What features separate these three page builders?
Divi’s Standout Features
We’ve already looked at some of the things that make Divi special, like a huge selection of beautiful templates, but there are a few other interesting features that haven’t been mentioned yet.
Magic Color Manager
Divi uses color theory to create a unique color palette suggestion for you.
Test different designs and/or content with specific goals to see which design is most effective.
Elementor’s Standout Features
What makes Elementor unique?
In addition to designing custom page layouts, Elementor also includes a popup builder. You can create any type of popup, including email optin forms that integrate with leading email marketing providers like MailChimp, MailerLite, ConvertKit, and more.
The popup builder is a really great feature because it may allow you to replace a separate plugin used for creating and managing popups.
Beaver Builder’s Standout Features
Beaver Builder focuses on ease of use, so the features are slightly more limited than Divi or Elementor. However, ease of use can be more important than a list of features that you may or may not use.
Developers may appreciate the white label functionality of Beaver Builder, although this feature is only included with the Agency license. This allows you to change the name Beaver Builder in the WP dashboard to whatever you want, so it can look more customized for your clients.
While the focus of this article has been mostly about page building, each one of these options also allows you to create a full, customized theme, including headers and footers.
Divi Theme Builder
With the release of Divi 4.0 in 2019, Divi was expanded to become a full theme builder. You’ll have the same type of creative control over aspects of your site like the header, footer, post templates, category pages, and much more.
Elementor Theme Builder
Elementor is not a theme itself, but it does allow you to have full control over your theme. You can work with areas that normal page builders often won’t touch, like the header and footer.
With Elementor, you can work with single posts, post archives, 404 error pages, search pages, and more.
Beaver Builder offers an optional add-on called Beaver Themer. While Beaver Builder allows you to edit the layout of your pages, Beaver Themer gives you more control over things like page/post templates, header, and footer.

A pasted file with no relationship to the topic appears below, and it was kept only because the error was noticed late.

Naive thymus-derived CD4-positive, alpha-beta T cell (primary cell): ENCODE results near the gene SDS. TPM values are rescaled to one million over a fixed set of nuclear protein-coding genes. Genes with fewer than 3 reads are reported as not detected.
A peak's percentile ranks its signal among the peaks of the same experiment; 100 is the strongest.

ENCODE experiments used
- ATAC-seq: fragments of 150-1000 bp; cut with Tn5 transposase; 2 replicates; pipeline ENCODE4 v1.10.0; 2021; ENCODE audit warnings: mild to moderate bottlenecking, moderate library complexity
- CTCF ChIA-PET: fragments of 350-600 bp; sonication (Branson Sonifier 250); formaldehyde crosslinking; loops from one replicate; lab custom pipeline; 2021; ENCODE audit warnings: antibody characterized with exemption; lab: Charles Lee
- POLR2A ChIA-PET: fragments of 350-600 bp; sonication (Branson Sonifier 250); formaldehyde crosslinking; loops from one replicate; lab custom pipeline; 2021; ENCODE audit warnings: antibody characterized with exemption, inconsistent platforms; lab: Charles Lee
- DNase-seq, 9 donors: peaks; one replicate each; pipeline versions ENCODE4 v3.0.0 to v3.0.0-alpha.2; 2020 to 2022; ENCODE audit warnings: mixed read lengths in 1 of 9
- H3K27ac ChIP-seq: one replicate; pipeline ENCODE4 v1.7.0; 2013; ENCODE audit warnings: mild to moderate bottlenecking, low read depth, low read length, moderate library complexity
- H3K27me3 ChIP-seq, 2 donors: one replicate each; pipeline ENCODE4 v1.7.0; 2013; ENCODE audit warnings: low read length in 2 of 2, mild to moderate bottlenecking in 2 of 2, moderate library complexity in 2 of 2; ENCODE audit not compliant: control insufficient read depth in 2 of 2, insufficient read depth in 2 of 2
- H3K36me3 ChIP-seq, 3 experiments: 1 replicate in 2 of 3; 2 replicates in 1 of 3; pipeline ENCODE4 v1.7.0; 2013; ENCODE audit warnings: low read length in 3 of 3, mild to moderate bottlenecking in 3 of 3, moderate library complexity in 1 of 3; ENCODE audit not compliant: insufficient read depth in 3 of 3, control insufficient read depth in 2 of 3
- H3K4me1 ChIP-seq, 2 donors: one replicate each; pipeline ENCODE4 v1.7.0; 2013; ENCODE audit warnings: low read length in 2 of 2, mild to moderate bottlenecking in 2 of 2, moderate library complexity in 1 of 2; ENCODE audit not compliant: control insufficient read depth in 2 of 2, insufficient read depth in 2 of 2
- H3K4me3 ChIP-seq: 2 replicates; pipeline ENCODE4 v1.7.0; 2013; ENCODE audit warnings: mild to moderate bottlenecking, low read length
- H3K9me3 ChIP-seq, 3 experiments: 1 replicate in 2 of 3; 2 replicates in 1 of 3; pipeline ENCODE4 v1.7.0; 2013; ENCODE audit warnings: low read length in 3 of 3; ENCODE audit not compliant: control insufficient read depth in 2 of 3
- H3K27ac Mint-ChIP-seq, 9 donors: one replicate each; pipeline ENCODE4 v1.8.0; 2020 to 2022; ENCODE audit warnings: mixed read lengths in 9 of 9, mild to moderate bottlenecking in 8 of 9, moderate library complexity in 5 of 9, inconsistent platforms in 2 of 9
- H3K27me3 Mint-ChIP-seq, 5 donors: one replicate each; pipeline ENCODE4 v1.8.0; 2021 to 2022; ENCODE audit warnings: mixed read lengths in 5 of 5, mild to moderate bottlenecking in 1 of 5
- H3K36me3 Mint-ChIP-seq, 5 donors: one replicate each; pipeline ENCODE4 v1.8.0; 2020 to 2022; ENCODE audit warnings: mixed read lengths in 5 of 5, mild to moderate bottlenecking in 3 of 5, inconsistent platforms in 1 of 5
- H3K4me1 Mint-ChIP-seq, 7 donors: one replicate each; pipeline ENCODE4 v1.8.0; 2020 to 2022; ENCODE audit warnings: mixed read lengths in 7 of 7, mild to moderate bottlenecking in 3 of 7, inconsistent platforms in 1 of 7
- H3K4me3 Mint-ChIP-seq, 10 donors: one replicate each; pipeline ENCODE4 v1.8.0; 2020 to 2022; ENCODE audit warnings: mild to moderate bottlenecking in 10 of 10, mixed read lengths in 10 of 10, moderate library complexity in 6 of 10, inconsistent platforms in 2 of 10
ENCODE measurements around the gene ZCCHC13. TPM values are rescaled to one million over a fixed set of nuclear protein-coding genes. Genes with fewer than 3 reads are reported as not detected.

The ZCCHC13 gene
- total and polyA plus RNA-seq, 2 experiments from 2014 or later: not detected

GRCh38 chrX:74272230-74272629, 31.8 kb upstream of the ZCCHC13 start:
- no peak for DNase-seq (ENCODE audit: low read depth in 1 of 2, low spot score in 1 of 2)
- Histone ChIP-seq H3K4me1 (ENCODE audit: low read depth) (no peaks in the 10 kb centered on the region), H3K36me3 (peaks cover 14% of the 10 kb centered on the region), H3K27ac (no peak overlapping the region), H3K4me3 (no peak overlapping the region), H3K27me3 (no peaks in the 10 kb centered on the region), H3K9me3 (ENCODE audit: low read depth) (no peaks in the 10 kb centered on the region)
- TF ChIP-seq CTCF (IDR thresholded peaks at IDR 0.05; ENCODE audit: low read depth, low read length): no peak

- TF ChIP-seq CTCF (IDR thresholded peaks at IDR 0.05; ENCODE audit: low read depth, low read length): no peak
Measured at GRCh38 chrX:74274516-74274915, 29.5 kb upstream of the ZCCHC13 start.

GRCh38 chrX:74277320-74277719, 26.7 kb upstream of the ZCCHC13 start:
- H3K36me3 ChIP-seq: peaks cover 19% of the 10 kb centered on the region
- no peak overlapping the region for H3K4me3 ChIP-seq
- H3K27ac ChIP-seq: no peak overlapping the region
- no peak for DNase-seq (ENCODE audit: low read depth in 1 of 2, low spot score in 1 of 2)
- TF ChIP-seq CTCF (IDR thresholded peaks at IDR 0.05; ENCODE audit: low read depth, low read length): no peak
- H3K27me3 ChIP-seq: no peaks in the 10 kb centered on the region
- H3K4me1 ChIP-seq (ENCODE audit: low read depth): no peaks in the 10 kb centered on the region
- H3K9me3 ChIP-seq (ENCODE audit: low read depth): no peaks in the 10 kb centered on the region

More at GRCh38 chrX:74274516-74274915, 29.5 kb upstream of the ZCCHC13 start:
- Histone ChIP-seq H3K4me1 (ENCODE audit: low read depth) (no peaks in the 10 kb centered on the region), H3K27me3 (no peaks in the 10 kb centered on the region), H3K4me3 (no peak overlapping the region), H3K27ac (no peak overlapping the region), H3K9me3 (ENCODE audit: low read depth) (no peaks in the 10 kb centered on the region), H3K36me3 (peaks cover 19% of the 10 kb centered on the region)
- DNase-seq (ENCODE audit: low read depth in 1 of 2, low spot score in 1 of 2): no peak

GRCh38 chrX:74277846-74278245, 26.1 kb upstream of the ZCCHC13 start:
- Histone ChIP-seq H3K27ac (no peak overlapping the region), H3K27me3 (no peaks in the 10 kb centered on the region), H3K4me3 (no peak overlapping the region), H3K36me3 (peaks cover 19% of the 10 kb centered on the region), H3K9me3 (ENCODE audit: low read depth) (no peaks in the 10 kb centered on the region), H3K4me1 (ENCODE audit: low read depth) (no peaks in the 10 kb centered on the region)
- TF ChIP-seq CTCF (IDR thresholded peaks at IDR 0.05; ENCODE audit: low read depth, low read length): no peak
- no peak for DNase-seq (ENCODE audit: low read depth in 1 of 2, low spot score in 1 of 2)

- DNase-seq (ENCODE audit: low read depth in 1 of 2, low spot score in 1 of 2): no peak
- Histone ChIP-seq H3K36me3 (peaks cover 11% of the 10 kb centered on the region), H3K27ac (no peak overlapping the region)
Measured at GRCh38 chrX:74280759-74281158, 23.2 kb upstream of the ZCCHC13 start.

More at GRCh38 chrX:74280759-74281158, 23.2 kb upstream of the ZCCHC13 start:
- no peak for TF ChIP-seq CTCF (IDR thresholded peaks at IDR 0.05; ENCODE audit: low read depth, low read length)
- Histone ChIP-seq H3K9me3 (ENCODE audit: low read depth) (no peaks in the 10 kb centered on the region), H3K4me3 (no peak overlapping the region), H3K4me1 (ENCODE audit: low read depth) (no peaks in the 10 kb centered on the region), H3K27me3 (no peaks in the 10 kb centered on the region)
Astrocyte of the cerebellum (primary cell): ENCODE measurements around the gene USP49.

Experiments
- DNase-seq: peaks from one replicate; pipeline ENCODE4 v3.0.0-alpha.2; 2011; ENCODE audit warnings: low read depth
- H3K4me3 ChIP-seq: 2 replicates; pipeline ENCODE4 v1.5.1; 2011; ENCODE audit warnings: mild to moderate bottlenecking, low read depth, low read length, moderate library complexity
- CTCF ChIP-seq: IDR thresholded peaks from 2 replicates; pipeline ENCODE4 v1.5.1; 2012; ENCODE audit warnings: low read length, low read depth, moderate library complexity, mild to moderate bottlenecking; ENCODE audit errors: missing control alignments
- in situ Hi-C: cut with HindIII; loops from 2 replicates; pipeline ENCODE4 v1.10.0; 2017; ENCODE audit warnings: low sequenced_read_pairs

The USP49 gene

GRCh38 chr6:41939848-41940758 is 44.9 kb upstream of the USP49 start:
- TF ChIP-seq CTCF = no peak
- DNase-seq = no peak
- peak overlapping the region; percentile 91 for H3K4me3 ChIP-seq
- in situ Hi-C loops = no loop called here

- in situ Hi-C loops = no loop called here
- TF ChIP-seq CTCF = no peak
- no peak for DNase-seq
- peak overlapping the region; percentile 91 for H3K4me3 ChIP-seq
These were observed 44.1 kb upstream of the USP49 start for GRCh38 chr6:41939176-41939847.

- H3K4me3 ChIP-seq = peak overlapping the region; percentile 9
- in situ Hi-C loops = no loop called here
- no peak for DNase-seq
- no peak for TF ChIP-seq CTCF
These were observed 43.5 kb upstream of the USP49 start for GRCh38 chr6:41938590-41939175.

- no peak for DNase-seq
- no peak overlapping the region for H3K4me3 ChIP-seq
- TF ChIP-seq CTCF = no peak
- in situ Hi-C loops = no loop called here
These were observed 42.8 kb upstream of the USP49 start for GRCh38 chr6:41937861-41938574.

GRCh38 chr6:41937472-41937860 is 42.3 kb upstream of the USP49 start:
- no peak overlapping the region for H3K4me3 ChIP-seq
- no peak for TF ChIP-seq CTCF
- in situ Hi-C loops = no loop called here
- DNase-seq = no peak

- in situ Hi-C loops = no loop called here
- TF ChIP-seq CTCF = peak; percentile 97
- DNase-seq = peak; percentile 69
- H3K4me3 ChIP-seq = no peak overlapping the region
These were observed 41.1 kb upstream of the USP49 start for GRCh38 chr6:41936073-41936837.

The current price of the Beaver Themer add on is $147, which allows use on an unlimited number of sites.
Drag and drop editors may be loved by users, but developers aren’t always as keen on them because of the potential for code bloat or inefficient code. A skilled developer will always be able to create cleaner code than a page builder, so when we’re evaluating the code created by Divi, Elementor, and Beaver Builder, we need to keep that in mind. But we do want to consider the potential impact of the coding.
Let’s take a look at how each one of these page builders does.
|Clean Code While Activated||Yes||Yes||Yes|
|Usable Content After Deactivated||No||Yes||Yes|
The code created by Divi is pretty clean.
But the problem with Divi can’t be seen in that code. Divi uses a lot of shortcodes to control the layout, and the problem comes when/if you deactivate Divi. The page becomes a jumbled mess of shortcodes.
That may not be a big issue with a single page, but if you have many pages that have been built with Divi, you’ll have a lot of cleanup work to do. For that reason, if you use Divi, you should plan to stick with it.
Like Divi, Elementor creates code that is pretty clean.
The difference between Elementor and Divi is that when you deactivate Elementor, your page will still be functional. It may not look the best, but it still functions.
Here is how the sample page looks when Elementor is deactivated.
Beaver Builder Code
Like Divi and Elementor, the code produced by Beaver Builder appears to be pretty clean.
Like Elementor, the page content is still usable if you deactivate Beaver Builder.
While the page may not look the best after Beaver Builder is deactivated, it’s still usable (unlike Divi).
Page Load Speed
Visitors don’t want to wait for slow loading pages, so page load speed is always important. Because page builders tend to add more code as compared to a custom hand-coded design, it’s important to know how your page’s loading time will be impacted by using a page builder.